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Ask A Therapist: How Do I Disengage From My Ex?

Q: I was with my ex girlfriend for a year and half.  A few months before our breakup she moved a few states away and we tried to maintain a long distance relationship.  I did not go with her, because I was nearly finished with college.  At the time it seemed like a spur of the moment decision on her part to leave the area, but she really wanted to move out.  When she was away, we talked about moving in together and other promising things about our future with one another.  Ultimately, she met someone out there and left me for him.  I was angry and upset and we talked about the situation at length. She said didn’t want to be with one person for the rest of her life.  I told her we should stop talking and said maybe we could be friends down the line.  A couple of months passed and she contacted me telling me heart felt things and insulting her own actions in regards to how we split.  I was excited to hear from her, but I told her it wasn’t a good idea for us to be talking to one another being that I still had feelings and she was still with her new boyfriend.  But, to my fault, I ended up contacted her a few times; sending casual “hi, what’s up?” emails.  She came back home to visit for two weeks and we ended up hanging out a lot.  She told me she still loved me and we were intimate and sexual with one another.  Emotionally though she seemed very back and forth about me and her current boyfriend.  Also she seemed guilty one moment for hanging out with me and then was alright about it the next.  Obviously she is confused and giving off mixed signals, and I feel like I’m being led on.  We have talked openly about the situation before but didn’t really come to a conclusion.  She told me she is uncertain if she is going to continue living there or if she is going to live back in this area.  Either way, I know this situation isn’t healthy for me and I should definitely disengage from it.  But I don’t know what I should or shouldn’t say or if I should even say anything at all and just walk away from it.  Thanks for your help.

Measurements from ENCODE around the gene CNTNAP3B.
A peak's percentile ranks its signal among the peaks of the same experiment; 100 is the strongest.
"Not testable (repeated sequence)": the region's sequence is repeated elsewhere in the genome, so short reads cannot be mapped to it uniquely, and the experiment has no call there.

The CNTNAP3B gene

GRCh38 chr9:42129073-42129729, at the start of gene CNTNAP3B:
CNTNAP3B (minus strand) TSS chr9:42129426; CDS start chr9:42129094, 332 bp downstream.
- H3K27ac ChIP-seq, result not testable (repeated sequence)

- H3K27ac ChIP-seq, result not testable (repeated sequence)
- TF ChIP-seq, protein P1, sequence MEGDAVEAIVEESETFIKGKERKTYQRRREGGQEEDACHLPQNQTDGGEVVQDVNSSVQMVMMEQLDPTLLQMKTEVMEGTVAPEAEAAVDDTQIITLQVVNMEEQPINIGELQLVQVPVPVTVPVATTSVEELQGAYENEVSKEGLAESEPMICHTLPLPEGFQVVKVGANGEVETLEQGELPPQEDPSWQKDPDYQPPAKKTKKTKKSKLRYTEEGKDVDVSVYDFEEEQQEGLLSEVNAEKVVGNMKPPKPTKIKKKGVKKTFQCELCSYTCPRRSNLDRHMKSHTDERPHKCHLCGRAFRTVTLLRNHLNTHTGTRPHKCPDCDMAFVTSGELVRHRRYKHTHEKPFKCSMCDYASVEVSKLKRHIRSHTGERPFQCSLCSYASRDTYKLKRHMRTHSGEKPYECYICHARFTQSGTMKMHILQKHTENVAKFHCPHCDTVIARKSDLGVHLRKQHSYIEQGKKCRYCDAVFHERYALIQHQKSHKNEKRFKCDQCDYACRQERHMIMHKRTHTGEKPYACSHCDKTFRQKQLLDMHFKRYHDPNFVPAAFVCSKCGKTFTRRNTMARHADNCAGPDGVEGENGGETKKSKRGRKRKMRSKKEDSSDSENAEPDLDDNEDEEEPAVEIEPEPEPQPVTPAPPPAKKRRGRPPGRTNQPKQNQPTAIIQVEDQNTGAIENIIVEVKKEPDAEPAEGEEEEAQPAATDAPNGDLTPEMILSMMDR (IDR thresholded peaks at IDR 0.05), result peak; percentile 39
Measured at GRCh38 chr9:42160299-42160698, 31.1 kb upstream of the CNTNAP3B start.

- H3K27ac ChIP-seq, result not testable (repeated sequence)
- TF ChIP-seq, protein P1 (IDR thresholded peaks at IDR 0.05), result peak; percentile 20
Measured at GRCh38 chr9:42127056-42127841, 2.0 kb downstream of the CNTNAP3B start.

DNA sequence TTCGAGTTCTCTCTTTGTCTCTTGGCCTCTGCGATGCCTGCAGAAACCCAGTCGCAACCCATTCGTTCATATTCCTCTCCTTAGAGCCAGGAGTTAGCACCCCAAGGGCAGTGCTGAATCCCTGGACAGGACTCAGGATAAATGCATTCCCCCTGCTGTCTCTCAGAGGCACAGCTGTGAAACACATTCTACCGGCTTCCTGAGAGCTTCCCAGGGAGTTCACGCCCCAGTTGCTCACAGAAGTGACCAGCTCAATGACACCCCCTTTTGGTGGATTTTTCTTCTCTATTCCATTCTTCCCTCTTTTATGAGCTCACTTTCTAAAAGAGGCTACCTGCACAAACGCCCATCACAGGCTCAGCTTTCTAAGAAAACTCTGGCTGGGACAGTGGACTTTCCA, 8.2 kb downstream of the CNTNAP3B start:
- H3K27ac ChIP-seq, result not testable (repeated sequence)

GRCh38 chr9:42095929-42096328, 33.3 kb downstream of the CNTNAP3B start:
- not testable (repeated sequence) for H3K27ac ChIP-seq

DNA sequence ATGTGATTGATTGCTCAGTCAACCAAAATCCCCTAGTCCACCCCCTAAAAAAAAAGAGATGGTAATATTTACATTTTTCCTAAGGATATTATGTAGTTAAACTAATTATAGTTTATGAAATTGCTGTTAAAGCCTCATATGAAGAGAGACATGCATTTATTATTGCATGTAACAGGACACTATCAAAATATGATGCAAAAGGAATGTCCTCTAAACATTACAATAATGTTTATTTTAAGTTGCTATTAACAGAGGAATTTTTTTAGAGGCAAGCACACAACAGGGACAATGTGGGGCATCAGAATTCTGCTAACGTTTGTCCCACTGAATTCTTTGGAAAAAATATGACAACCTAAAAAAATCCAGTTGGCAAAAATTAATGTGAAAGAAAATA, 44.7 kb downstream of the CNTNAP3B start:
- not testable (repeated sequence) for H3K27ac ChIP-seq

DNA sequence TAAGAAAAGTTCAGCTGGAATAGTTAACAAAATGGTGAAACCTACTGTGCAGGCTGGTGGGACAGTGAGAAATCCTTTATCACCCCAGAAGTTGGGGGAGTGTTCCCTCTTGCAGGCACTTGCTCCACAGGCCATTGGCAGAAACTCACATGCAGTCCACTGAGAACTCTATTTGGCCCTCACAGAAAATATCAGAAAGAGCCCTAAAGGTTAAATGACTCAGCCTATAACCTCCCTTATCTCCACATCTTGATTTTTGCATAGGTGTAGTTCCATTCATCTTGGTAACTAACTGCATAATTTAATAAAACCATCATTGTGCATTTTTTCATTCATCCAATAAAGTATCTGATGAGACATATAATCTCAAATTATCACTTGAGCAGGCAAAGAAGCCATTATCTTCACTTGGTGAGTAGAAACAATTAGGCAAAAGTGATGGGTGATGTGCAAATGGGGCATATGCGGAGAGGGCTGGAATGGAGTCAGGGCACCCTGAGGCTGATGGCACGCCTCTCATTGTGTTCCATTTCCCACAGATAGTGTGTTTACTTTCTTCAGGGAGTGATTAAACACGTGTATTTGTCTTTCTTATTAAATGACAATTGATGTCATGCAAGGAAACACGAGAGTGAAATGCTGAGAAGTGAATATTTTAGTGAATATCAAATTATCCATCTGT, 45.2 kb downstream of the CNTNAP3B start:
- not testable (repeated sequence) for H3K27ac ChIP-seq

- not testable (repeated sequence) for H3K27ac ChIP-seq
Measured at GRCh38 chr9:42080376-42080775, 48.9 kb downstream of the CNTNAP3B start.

A: Thanks for your email. Letting go of a past love relationship can be very difficult, especially when you felt a strong emotional and sexual attachment. I’m glad that you can see that holding on to this relationship isn’t good for you and that it’s time to take responsibility to change.

The underlying question for you to answer is why you are reaching out to and trying to engage in a relationship with a woman who moved away from you, found another boyfriend, clearly states that she doesn’t want to be with one person, and is willing to cheat on her current boyfriend with you. Are you afraid you won’t find someone else to love you? Are you trying to get her to choose you over her current boyfriend?

She isn’t the only one who’s confused and sending mixed signals. You have both sent mixed signals to each other. From what you’ve described, you aren’t far enough down the the road to “be friends” without becoming intimate, so I suggest that you set strong “no-contact” boundaries with your ex and stick with them. No contact means no contact. It’s time to start spending your time developing yourself and seeking a relationship with a woman who wants to be in a committed relationship with you, instead of holding on to an unhealthy past.

Take good care of yourself!

Julie Hanks, LCSW

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